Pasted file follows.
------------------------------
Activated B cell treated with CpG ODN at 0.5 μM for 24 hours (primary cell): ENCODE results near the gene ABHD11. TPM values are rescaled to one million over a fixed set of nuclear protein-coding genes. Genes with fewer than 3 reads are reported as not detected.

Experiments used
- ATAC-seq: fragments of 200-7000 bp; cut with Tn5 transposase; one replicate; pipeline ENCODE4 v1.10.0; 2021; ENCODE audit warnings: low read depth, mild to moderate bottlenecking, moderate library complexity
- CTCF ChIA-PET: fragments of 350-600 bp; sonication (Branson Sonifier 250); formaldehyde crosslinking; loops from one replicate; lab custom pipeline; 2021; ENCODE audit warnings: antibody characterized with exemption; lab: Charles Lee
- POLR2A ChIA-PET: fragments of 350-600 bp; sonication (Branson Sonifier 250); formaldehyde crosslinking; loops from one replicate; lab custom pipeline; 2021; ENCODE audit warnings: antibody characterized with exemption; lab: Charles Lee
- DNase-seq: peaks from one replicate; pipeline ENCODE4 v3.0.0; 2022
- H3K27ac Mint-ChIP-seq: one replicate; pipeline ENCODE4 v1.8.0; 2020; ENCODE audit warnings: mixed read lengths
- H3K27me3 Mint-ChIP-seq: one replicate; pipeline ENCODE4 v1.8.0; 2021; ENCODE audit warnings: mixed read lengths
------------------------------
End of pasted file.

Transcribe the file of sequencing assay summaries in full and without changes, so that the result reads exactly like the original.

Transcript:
Activated B cell treated with CpG ODN at 0.5 μM for 24 hours (primary cell): ENCODE results near the gene ABHD11. TPM values are rescaled to one million over a fixed set of nuclear protein-coding genes. Genes with fewer than 3 reads are reported as not detected.

Experiments used
- ATAC-seq: fragments of 200-7000 bp; cut with Tn5 transposase; one replicate; pipeline ENCODE4 v1.10.0; 2021; ENCODE audit warnings: low read depth, mild to moderate bottlenecking, moderate library complexity
- CTCF ChIA-PET: fragments of 350-600 bp; sonication (Branson Sonifier 250); formaldehyde crosslinking; loops from one replicate; lab custom pipeline; 2021; ENCODE audit warnings: antibody characterized with exemption; lab: Charles Lee
- POLR2A ChIA-PET: fragments of 350-600 bp; sonication (Branson Sonifier 250); formaldehyde crosslinking; loops from one replicate; lab custom pipeline; 2021; ENCODE audit warnings: antibody characterized with exemption; lab: Charles Lee
- DNase-seq: peaks from one replicate; pipeline ENCODE4 v3.0.0; 2022
- H3K27ac Mint-ChIP-seq: one replicate; pipeline ENCODE4 v1.8.0; 2020; ENCODE audit warnings: mixed read lengths
- H3K27me3 Mint-ChIP-seq: one replicate; pipeline ENCODE4 v1.8.0; 2021; ENCODE audit warnings: mixed read lengths